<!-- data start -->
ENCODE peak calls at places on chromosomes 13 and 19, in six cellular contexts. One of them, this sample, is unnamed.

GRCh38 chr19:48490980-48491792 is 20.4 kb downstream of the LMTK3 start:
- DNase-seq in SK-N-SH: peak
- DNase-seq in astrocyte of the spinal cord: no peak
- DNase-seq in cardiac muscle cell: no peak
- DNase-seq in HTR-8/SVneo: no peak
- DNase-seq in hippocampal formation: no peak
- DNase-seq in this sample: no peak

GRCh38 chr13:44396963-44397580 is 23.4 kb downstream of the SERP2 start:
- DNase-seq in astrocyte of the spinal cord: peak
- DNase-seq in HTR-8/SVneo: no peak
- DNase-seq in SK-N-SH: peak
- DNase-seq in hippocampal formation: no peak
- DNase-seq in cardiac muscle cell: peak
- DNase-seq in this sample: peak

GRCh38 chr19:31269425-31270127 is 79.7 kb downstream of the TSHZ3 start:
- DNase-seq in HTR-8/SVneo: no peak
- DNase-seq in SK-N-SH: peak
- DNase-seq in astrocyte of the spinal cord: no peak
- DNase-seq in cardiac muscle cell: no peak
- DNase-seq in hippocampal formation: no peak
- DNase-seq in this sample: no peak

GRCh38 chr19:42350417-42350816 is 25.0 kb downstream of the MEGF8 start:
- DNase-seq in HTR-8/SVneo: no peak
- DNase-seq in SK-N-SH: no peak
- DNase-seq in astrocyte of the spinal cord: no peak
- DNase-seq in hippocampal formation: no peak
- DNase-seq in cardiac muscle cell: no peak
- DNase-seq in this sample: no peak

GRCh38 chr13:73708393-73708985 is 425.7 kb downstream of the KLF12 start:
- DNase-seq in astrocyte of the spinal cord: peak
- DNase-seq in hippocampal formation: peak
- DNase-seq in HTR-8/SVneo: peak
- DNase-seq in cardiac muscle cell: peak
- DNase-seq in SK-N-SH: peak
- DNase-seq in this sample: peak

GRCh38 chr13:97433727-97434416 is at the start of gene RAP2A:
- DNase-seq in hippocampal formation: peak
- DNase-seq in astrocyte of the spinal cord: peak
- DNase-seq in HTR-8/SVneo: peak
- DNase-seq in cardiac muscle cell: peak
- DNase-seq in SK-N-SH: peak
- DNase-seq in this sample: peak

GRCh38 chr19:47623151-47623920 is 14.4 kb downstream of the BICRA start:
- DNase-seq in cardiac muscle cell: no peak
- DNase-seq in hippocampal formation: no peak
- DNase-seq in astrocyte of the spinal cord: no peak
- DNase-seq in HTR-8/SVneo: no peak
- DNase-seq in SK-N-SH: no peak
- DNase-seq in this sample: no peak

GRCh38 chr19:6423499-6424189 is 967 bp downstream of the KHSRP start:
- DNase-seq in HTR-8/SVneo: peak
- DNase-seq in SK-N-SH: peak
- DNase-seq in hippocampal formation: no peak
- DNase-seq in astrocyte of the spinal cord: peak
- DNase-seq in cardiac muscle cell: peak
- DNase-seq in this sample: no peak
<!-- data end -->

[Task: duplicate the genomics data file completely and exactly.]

ENCODE peak calls at places on chromosomes 13 and 19, in six cellular contexts. One of them, this sample, is unnamed.

GRCh38 chr19:48490980-48491792 is 20.4 kb downstream of the LMTK3 start:
- DNase-seq in SK-N-SH: peak
- DNase-seq in astrocyte of the spinal cord: no peak
- DNase-seq in cardiac muscle cell: no peak
- DNase-seq in HTR-8/SVneo: no peak
- DNase-seq in hippocampal formation: no peak
- DNase-seq in this sample: no peak

GRCh38 chr13:44396963-44397580 is 23.4 kb downstream of the SERP2 start:
- DNase-seq in astrocyte of the spinal cord: peak
- DNase-seq in HTR-8/SVneo: no peak
- DNase-seq in SK-N-SH: peak
- DNase-seq in hippocampal formation: no peak
- DNase-seq in cardiac muscle cell: peak
- DNase-seq in this sample: peak

GRCh38 chr19:31269425-31270127 is 79.7 kb downstream of the TSHZ3 start:
- DNase-seq in HTR-8/SVneo: no peak
- DNase-seq in SK-N-SH: peak
- DNase-seq in astrocyte of the spinal cord: no peak
- DNase-seq in cardiac muscle cell: no peak
- DNase-seq in hippocampal formation: no peak
- DNase-seq in this sample: no peak

GRCh38 chr19:42350417-42350816 is 25.0 kb downstream of the MEGF8 start:
- DNase-seq in HTR-8/SVneo: no peak
- DNase-seq in SK-N-SH: no peak
- DNase-seq in astrocyte of the spinal cord: no peak
- DNase-seq in hippocampal formation: no peak
- DNase-seq in cardiac muscle cell: no peak
- DNase-seq in this sample: no peak

GRCh38 chr13:73708393-73708985 is 425.7 kb downstream of the KLF12 start:
- DNase-seq in astrocyte of the spinal cord: peak
- DNase-seq in hippocampal formation: peak
- DNase-seq in HTR-8/SVneo: peak
- DNase-seq in cardiac muscle cell: peak
- DNase-seq in SK-N-SH: peak
- DNase-seq in this sample: peak

GRCh38 chr13:97433727-97434416 is at the start of gene RAP2A:
- DNase-seq in hippocampal formation: peak
- DNase-seq in astrocyte of the spinal cord: peak
- DNase-seq in HTR-8/SVneo: peak
- DNase-seq in cardiac muscle cell: peak
- DNase-seq in SK-N-SH: peak
- DNase-seq in this sample: peak

GRCh38 chr19:47623151-47623920 is 14.4 kb downstream of the BICRA start:
- DNase-seq in cardiac muscle cell: no peak
- DNase-seq in hippocampal formation: no peak
- DNase-seq in astrocyte of the spinal cord: no peak
- DNase-seq in HTR-8/SVneo: no peak
- DNase-seq in SK-N-SH: no peak
- DNase-seq in this sample: no peak

GRCh38 chr19:6423499-6424189 is 967 bp downstream of the KHSRP start:
- DNase-seq in HTR-8/SVneo: peak
- DNase-seq in SK-N-SH: peak
- DNase-seq in hippocampal formation: no peak
- DNase-seq in astrocyte of the spinal cord: peak
- DNase-seq in cardiac muscle cell: peak
- DNase-seq in this sample: no peak